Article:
Steve Bloomfield: We <i>can</i> do much more for Darfur

The West isn't even trying to stop the killing
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While the world points fingers at Robert Mugabe, let us not forget the bad guys in the story of Darfur. The Sudanese government, whose brutal counter-insurgency has left more than four million people in need of emergency assistance. The rebels, fragmented, fighting each other, and increasingly despised by the people on whose behalf they claim to be rebelling. And China, whose thirst for Sudanese oil and desire to sell arms have caused it to turn a blind eye to Darfur's suffering and to protect Sudan at the UN Security Council.

Political leaders in Britain, France and the US like to see themselves as the good guys. For several years, Tony Blair and now Gordon Brown have released statements condemning the killing. President George Bush has called the conflict "genocide". President Nicolas Sarkozy insists that Darfur is a priority. All have spoken of the urgent need for "something to be done", have passed resolutions and made promises. But few actions have backed up the mountain of words.

This is an attitude that has led one of America's main Darfur activists, John Prendergast, to allude to President Theodore Roosevelt's foreign policy dictum: speak softly and carry a big stick. The West, Prendergast argues, is speaking loudly and carrying a toothpick.

Two of the biggest challenges in Darfur are deploying a peacekeeping force and ensuring peace talks aimed at ending the conflict succeed. The West is failing on both counts. UN-led peace talks began with much fanfare in Libya in October. Most rebels didn't turn up. Nothing has happened since. The joint UN-African Union force (Unamid) came into being on 1 January, replacing the under-staffed, under-funded AU mission, which had failed to protect anyone.

The Unamid force is supposed to have 26,000 troops. It has 9,000. The force is dangerously low on even the most basic equipment. Soldiers have been going out on day-long patrols without ration packs. There are not enough armoured personnel carriers – and when they do turn up, no one knows how to use them because they haven't been trained properly. The force is supposed to have 18 troop-carrying helicopters and six armoured-attack helicopters, allowing troops to be transported swiftly across a country twice the size of the UK. It has none.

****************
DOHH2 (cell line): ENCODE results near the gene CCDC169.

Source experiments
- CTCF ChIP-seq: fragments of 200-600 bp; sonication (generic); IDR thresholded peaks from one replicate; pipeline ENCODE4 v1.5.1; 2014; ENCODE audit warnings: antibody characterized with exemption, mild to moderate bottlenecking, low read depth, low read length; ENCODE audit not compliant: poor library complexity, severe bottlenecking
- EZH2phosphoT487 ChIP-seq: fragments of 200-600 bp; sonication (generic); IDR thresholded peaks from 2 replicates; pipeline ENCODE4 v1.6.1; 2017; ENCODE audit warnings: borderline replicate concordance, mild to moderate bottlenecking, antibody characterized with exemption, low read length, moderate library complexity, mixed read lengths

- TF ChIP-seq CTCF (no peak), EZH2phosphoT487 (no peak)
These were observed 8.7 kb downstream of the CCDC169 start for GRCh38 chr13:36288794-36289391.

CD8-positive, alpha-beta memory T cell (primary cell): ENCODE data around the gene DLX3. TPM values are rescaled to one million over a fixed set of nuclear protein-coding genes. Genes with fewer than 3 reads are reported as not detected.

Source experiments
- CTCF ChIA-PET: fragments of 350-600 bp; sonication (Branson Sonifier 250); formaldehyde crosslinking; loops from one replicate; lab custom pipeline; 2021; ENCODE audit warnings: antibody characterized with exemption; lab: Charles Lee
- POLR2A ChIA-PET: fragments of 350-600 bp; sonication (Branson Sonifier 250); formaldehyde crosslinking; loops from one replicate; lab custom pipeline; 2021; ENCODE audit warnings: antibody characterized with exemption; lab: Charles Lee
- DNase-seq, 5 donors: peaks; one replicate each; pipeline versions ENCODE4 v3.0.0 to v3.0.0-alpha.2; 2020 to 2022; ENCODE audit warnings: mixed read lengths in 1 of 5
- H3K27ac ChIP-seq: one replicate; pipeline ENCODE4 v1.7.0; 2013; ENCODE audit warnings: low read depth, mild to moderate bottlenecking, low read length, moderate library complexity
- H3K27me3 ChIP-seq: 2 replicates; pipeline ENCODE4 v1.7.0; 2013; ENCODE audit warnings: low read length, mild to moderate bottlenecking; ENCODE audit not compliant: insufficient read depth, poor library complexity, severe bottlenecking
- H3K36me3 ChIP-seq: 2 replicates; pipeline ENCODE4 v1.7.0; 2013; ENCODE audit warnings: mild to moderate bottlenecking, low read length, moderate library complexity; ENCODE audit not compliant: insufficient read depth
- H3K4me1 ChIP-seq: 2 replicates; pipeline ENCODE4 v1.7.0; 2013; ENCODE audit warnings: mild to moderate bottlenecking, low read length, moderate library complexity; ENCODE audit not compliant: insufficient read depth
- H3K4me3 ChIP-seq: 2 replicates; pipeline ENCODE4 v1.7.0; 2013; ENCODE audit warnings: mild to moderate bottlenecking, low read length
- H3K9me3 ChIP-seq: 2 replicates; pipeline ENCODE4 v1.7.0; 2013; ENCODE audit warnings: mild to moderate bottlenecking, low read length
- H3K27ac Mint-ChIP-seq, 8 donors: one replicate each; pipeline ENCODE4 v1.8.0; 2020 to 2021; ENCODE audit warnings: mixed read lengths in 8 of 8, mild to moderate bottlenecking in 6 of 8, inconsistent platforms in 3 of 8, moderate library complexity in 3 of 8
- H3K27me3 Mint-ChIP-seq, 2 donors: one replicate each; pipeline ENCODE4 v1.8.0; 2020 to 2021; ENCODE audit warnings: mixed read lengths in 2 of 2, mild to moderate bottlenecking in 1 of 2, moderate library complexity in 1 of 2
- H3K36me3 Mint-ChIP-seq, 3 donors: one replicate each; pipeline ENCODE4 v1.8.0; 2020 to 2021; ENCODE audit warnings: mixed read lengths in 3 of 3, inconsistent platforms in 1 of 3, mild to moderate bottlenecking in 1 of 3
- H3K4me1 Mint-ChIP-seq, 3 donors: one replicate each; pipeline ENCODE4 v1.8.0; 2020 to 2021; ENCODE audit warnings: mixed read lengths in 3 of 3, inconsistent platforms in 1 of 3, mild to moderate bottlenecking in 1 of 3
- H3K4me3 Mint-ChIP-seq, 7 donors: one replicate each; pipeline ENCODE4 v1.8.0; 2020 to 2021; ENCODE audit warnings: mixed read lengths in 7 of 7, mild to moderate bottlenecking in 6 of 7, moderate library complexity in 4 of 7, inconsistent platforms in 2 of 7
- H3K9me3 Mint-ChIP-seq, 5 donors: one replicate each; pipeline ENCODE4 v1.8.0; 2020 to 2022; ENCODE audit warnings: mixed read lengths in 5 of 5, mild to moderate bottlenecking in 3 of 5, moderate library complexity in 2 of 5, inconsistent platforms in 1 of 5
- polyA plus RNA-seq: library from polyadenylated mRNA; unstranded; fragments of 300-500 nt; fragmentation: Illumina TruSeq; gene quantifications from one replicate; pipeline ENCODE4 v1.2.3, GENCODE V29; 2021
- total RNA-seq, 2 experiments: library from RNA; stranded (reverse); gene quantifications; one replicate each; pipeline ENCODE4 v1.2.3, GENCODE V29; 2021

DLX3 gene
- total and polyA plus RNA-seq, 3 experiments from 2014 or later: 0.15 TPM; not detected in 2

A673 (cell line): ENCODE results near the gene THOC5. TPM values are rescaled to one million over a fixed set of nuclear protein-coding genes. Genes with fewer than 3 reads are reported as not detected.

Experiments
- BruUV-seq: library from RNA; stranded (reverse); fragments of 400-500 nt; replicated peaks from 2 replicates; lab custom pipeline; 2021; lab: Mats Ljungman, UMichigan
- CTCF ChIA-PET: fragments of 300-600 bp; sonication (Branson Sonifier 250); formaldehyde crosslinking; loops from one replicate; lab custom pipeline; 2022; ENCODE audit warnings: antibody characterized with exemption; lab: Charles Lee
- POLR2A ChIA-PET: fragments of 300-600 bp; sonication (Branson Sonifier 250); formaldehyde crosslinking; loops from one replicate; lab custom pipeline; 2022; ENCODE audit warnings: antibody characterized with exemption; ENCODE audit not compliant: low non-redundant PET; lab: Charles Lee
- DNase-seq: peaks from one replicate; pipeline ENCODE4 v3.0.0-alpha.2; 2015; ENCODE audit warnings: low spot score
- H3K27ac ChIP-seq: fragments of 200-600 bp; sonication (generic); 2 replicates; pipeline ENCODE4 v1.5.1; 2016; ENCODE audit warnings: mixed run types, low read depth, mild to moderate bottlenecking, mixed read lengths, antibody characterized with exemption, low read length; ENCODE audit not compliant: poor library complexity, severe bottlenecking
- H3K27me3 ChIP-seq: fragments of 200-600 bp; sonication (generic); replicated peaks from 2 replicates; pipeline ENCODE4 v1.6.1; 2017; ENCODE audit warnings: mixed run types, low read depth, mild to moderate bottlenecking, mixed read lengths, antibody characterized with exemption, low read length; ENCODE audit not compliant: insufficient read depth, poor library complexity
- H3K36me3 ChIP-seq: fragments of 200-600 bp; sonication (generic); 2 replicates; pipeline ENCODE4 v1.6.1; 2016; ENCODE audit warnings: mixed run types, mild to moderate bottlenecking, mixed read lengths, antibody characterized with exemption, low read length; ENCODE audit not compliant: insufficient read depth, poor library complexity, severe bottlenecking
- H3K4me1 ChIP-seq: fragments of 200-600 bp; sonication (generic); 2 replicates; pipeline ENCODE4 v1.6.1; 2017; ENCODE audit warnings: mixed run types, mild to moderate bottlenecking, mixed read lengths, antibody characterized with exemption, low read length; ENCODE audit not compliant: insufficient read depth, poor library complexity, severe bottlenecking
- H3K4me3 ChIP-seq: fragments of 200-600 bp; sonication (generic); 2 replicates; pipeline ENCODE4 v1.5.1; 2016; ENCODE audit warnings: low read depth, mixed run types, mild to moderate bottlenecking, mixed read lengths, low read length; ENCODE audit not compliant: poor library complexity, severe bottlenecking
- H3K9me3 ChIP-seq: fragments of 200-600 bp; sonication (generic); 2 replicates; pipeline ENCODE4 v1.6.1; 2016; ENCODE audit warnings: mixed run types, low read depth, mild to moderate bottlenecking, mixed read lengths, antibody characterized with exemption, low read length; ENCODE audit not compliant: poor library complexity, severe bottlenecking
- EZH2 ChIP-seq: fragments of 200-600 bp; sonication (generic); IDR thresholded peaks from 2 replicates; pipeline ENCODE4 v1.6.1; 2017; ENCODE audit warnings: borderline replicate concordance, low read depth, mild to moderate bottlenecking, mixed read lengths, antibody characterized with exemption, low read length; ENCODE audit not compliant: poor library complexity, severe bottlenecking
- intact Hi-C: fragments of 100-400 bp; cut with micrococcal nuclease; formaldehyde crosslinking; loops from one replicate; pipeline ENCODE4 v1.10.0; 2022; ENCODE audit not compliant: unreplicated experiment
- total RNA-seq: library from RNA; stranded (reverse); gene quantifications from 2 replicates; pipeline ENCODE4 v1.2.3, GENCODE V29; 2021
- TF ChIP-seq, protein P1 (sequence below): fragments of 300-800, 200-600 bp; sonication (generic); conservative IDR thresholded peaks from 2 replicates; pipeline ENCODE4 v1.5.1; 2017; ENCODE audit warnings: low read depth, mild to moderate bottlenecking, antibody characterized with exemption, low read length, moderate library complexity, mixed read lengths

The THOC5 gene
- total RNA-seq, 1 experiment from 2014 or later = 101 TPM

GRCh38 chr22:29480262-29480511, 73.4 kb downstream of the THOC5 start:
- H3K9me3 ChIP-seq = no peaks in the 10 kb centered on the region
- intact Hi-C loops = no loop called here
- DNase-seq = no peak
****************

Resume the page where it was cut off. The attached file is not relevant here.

The UN's failure to fully deploy Unamid is having a catastrophic effect. As The Independent revealed in March, Sudanese forces have launched fresh attacks in west Darfur, killing hundreds and forcing tens of thousands to flee. Unamid commanders say they would have been able to prevent some of those attacks if they had been at full strength. They don't expect to reach full strength until next year.

There are things Brown, Sarkozy and Bush could do. To revive the peace process, they could start by warning the rebels they won't be able to live in the West if they don't fully participate in the talks. Abdul Wahid, the leader of one of the most influential rebel factions, lives in Paris. The Justice and Equality Movement, the group with the strongest military, has a base in London. The West could also rent some helicopters. Britain and the US, understandably, don't have any spare at the moment. But other countries do. We could pick up the bill. The US could perhaps pay its fair share at the UN. The US and Britain could stop talking to Sudan's intelligence chief, Salah Abdallah Gosh, about the "war on terror" – he has visited Britain twice and the US once in the past three years.

Solving Darfur's crisis is not easy. But at the moment, the West – despite the warm words – is not even trying.

This year's Global Day for Darfur demonstration takes place outside the Sudanese embassy in London today from 12.30pm to 2pm